Sample Business Paper on SMED Concept

Toyota Production System: The Concept of SMED

SMED is an acronym for the Single-Minute Exchange of Dies. The concept is a
technological advancement in production that dramatically minimizes the time taken to
complete equipment changeovers in a manufacturing process. Essentially, SMED is a
revolution in the manufacturing industry because it enhances rapid and efficient changeover
from the current product to the next running product. Consequently, it reduces production lot
sizes and improves flow, which significantly impacts the manufacturing economics positively
due to lowered production costs and increased flexibility within a process. In sum, SMED
refers to the theory and techniques in the Lean Production System used to eliminate
wastefulness alongside non-added value activities to improve manufacturing economics.
The methodology development is a brainchild of Shigeo Shingo, a Japanese Industrial
Engineer. The objective of the engineer was to accomplish the setup times in under ten
minutes. Shingo developed SMED in 1985 as a universal scientific approach for set time
reduction that is applicable in any industrial unit and for any type of machine (Conrad, 2016).
Shingo developed the novel system at the time when Taiichi Ohno served as the executive
managing director of Toyota. Coincidentally, Ohno was involved in an aggressive pursuit of
an ideal production system, for which SMED perfectly offered a solution. Ohno's tenure at
the apex of Toyota management was integral for adopting and incorporating the technique
because he readily understood the impact it would bring to the company's production
efficiency goal (Conrad, 2016). Upon evaluating the system, the executive director
established a close connection between the principal aspects of the company's production
system and SMED system. Ohno's overarching objective was to reduce the setup times in the
manufacturing process (Da Silva & Filho, 2019). Thus, the conviction he got after exploring
SMED's effectiveness as a solution motivated his decision to demand that the company adopt
the system to reduce die changeover time to three minutes.

Before embarking on developing SMED, Shingo had initially teamed up with Ohno to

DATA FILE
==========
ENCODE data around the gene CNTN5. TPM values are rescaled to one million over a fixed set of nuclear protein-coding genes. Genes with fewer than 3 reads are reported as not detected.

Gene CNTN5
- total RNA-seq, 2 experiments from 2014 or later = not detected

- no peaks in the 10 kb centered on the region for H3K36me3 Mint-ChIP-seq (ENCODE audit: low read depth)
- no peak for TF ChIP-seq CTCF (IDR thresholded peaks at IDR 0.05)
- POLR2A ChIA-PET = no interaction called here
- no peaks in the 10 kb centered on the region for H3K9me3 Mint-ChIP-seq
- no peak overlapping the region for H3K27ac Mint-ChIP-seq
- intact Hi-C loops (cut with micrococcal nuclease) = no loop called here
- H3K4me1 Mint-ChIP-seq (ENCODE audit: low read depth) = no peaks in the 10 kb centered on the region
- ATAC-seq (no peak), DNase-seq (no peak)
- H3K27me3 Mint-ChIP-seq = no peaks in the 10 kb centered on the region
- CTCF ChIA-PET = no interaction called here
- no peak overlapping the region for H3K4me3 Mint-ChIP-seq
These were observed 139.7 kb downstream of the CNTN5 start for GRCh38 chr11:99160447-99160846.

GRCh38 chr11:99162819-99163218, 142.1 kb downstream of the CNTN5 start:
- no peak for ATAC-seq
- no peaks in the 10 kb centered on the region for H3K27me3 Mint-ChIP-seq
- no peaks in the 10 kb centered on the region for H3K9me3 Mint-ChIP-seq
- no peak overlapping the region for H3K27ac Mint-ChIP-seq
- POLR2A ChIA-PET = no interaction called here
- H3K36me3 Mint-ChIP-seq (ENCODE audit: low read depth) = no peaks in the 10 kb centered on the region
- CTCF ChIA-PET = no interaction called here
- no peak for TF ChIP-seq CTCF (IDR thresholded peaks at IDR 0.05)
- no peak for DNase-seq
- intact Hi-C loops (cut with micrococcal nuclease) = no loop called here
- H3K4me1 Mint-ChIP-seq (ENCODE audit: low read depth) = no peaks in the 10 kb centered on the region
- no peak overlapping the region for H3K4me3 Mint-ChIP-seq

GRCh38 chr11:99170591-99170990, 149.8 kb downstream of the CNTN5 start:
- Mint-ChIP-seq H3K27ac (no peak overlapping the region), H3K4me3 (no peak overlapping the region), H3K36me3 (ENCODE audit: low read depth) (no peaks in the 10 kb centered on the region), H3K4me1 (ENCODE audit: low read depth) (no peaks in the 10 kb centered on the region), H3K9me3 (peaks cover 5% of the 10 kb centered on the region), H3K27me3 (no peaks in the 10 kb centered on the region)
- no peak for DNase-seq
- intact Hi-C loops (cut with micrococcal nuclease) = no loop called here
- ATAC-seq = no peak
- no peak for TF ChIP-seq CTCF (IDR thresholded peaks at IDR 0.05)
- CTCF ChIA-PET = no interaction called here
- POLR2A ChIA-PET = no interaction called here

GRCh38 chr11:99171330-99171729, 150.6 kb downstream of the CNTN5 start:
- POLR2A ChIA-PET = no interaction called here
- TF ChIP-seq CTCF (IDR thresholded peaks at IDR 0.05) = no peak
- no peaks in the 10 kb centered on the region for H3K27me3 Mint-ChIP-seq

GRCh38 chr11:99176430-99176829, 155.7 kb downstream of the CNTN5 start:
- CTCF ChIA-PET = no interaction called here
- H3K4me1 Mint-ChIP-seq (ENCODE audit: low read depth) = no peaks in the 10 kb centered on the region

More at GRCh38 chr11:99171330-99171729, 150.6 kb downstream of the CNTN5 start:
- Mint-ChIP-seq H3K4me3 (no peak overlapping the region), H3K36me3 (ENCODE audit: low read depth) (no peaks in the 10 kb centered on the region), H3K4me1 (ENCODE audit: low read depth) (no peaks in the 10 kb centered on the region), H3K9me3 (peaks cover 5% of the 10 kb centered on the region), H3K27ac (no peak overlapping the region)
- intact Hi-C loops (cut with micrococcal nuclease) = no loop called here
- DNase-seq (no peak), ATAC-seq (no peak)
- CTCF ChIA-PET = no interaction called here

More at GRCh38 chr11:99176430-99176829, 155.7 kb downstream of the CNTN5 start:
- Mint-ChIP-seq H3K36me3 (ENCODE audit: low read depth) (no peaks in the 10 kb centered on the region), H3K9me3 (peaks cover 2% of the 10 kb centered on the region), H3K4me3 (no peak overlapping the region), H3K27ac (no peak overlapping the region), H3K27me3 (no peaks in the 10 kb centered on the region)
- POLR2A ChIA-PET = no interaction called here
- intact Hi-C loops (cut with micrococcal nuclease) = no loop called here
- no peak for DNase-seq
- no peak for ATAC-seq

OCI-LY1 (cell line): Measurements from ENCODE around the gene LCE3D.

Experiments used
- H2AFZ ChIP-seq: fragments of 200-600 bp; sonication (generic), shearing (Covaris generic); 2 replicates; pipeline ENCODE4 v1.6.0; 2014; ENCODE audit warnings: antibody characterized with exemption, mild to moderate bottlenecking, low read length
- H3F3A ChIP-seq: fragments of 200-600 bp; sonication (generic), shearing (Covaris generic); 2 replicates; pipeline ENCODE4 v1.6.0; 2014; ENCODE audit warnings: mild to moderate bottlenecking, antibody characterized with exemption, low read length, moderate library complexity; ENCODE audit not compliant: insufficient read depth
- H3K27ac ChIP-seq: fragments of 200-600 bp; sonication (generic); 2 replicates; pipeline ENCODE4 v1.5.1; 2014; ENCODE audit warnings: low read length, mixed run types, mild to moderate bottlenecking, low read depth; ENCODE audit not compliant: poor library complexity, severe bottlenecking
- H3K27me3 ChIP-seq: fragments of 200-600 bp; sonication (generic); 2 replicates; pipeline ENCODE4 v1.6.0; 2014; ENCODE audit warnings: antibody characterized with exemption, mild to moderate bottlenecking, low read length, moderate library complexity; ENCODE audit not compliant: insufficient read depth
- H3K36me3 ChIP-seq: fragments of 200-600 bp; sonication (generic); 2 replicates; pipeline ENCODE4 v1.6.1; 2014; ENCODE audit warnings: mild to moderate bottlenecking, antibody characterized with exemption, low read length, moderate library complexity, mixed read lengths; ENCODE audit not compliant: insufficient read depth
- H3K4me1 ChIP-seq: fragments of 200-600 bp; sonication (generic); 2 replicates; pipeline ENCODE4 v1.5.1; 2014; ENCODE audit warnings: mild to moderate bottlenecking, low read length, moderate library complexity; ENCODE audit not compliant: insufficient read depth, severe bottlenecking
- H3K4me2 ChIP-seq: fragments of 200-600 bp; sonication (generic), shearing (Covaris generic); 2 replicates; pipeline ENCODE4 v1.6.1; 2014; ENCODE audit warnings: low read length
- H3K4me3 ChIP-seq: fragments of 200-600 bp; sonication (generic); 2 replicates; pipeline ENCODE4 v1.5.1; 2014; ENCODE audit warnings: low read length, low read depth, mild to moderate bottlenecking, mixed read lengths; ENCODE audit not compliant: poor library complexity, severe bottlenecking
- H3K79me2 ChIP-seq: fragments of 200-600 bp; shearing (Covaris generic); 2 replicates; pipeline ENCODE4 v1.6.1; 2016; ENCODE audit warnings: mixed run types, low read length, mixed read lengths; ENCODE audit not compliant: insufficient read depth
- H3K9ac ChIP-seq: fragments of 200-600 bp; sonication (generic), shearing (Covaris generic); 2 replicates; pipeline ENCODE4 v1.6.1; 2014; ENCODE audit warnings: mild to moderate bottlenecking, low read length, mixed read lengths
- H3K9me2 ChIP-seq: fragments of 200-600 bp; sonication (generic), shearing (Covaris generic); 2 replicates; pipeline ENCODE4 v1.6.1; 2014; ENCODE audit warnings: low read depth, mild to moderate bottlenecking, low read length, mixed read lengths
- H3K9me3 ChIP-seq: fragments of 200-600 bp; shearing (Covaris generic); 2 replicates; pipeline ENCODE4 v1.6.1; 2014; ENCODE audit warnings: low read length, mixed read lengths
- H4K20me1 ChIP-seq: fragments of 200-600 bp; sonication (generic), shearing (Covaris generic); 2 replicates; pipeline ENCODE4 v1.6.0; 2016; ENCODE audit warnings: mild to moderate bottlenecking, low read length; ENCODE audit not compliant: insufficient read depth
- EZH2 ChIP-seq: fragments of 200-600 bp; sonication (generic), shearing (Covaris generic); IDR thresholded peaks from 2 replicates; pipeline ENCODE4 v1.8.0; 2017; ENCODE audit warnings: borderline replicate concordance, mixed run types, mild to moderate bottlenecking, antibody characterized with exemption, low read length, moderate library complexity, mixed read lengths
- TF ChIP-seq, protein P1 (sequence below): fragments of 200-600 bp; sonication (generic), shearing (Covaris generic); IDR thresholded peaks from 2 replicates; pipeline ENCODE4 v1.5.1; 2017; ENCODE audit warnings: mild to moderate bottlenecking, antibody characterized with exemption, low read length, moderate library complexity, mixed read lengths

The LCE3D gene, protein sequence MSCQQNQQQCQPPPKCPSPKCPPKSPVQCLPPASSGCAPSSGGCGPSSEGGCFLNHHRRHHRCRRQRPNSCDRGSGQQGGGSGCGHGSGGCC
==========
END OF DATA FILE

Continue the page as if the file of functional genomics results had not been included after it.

create another definitive innovation called the Just-In-Time system from which the whole
idea of SMED was founded. They would later collaborate to advance the innovation that has
significantly shaped the global production process (Da Silva & Filho, 2019). While
conducting research on how to reduce changeover time, Shingo made a number of
conclusions that pointed out the necessity of a sophisticated SMED system
(Brito, Ramos, Carneiro & Gonçalves, 2017). First, he inferred that it is impossible to
eliminate the waste of overproduction without SMED. Second, SMED is crucial to help in
achieving shortened cycle times which demand small-lot production. Lastly, he realized that
achieving SMED is compulsory for manufacturers intending to build requisite capacity to
respond to changes in consumer demand effectively (Charles, Fred & Dan, 2018). Contrary to
the popular assumption that know-how is important during the initial steps of implementing
SMED, Shingo submits that it is equally important to know why. He explains that when
people understand why they are implementing SMED, they will have a reason to engage in
the process, which is critical because it helps to cope with changing situations (Da Silva &
Filho, 2019). However, if people only leverage their know-how, they become vulnerable to
failure in their attempt to implement SMED. It is a challenge to effectively apply SMED in
their own operations in situations where production characteristics are incongruent to those at
The system revolutionized production mechanics and economics within the Toyota
production system because it helped explore and improve various basic factors necessary to
eliminate inventory. The SMED introduction was also important to actualize the relentless
efforts made to cut human resources costs that translate to higher production expenses that
affect product prices in the market (Talekar, Patil, Shinde & Waghmare, 2019). According to
Shingo, SMED best suits Toyota because it aligns with the company's production systems'

significant principle and unique features. Total elimination of waste was fundamental to
Toyota because it constitutes one of the Toyota production system's basic principles.
SMED is important in the Toyota production system because it improves the process,
inspection, setup, and transport. Additionally, it eliminates storage, process delays. In process
improvement, SMED methodology helps to eliminate process delays and lot delays.
Manufacturing technicians employ value engineering to redesign and maintain product
quality while at the same time, minimize the cost of manufacturing (Godina, Pimentel, Silva
& Matias, 2018). Apart from product quality and cost of production, engineers using SMED
methodology in the manufacturing process also device techniques to improve the product
manufacturing process by improving inspection (Sabadka, Molnar & Fedorko, 2017).